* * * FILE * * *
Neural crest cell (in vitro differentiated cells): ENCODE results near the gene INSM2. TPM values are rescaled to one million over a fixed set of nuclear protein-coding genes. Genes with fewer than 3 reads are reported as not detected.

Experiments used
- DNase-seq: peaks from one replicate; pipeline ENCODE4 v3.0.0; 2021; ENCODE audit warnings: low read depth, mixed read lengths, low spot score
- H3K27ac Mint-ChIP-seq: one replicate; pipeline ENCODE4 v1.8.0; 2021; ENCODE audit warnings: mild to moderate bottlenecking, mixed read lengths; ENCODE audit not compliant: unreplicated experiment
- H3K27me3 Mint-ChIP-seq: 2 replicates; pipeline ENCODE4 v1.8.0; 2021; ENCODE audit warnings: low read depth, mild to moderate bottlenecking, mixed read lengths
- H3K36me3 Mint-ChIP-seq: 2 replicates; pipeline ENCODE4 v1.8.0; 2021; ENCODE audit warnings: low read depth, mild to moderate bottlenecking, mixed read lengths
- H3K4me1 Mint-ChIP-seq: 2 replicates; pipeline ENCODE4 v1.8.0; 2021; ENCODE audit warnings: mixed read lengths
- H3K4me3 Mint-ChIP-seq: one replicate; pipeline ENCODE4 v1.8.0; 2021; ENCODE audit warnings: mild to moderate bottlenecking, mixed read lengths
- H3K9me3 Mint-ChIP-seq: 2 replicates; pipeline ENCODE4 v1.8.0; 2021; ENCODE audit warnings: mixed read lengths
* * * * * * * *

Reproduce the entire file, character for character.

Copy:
Neural crest cell (in vitro differentiated cells): ENCODE results near the gene INSM2. TPM values are rescaled to one million over a fixed set of nuclear protein-coding genes. Genes with fewer than 3 reads are reported as not detected.

Experiments used
- DNase-seq: peaks from one replicate; pipeline ENCODE4 v3.0.0; 2021; ENCODE audit warnings: low read depth, mixed read lengths, low spot score
- H3K27ac Mint-ChIP-seq: one replicate; pipeline ENCODE4 v1.8.0; 2021; ENCODE audit warnings: mild to moderate bottlenecking, mixed read lengths; ENCODE audit not compliant: unreplicated experiment
- H3K27me3 Mint-ChIP-seq: 2 replicates; pipeline ENCODE4 v1.8.0; 2021; ENCODE audit warnings: low read depth, mild to moderate bottlenecking, mixed read lengths
- H3K36me3 Mint-ChIP-seq: 2 replicates; pipeline ENCODE4 v1.8.0; 2021; ENCODE audit warnings: low read depth, mild to moderate bottlenecking, mixed read lengths
- H3K4me1 Mint-ChIP-seq: 2 replicates; pipeline ENCODE4 v1.8.0; 2021; ENCODE audit warnings: mixed read lengths
- H3K4me3 Mint-ChIP-seq: one replicate; pipeline ENCODE4 v1.8.0; 2021; ENCODE audit warnings: mild to moderate bottlenecking, mixed read lengths
- H3K9me3 Mint-ChIP-seq: 2 replicates; pipeline ENCODE4 v1.8.0; 2021; ENCODE audit warnings: mixed read lengths